A new report shows reduced hydroelectricity generation, due to the drought in California, has increased costs to electric ratepayers and increased greenhouse gas pollution.
"The four-year drought in California has had harsh economic and environmental impacts," said Peter Gleick, president of the Pacific Institute and the report’s author.
Gleick said the increase in electricity costs is more than $2 billion from October 2011 to September 2015.
During that time period, the additional combustion of fossil fuels for electric generation also led to a 10 percent increase in the release of carbon dioxide from California power plants.
"In a normal water year, when we have full reservoirs, and we get the rain and snow that we expect, hydropower is probably 15 to 18 percent of our electricity supply," Gleick said. "Last year in 2015 it was down to around 7 percent."
Gleick said it's not just water and electricity users paying the price for reduced hydropower in California.
"The impacts of the California drought — which is the driest and the hottest in 120 years of instrumental records and one of the worst in history — has had widespread impacts on all water users, including farmers, industries, cities, and natural ecosystems," Gleick said. "And in fact, all California ratepayers are affected by the drought as they pay for electricity that is both dirtier and more expensive than in non-drought years."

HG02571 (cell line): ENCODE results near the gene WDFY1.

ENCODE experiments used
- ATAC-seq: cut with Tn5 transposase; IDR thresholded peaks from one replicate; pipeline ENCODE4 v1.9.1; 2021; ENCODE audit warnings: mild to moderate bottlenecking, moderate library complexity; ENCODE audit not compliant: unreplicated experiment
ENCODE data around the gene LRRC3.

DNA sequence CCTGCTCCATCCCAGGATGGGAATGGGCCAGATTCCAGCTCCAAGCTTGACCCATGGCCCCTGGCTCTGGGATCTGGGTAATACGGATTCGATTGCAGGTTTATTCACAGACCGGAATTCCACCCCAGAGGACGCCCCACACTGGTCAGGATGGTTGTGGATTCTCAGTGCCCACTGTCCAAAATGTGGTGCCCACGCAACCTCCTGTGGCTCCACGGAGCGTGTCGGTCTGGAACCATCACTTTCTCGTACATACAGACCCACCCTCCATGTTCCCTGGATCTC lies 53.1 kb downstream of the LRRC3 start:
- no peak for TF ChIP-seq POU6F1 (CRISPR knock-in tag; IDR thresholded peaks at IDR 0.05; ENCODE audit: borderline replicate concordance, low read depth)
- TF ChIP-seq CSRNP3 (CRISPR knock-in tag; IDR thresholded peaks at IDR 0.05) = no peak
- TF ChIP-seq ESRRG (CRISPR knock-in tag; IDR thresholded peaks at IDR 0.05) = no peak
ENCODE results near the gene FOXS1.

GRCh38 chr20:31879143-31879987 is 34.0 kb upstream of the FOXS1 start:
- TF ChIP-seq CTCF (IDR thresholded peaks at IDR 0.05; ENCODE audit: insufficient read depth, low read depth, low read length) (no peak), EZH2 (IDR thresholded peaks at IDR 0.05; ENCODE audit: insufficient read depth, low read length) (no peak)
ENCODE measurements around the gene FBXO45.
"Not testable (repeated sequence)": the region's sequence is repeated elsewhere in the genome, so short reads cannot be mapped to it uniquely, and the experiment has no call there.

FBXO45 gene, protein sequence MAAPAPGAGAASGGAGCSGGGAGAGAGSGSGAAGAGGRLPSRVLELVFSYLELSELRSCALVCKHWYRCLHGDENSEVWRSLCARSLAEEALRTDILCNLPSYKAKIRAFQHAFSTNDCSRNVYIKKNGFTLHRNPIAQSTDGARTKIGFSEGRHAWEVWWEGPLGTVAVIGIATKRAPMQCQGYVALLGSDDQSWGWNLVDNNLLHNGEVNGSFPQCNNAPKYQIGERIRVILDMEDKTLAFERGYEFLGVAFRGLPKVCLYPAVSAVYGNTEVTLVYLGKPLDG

The report does not project 2016 to show much improvement.
"As of early 2016, the drought continues: reservoir levels remain abnormally low, precipitation and especially Sierra Nevada snowpack are marginally above normal, and hydrogeneration is expected to continue to be below average until reservoirs refill," the report said.
"Thus, we expect costs to California ratepayers and to the environment will continue to mount."
"We're still in a hole, we're still in a big hole," Gleick said. "And unless we get a lot more rain and a lot more snow in the next month and a half or two months, I think we can expect to see hydropower below normal this year as well."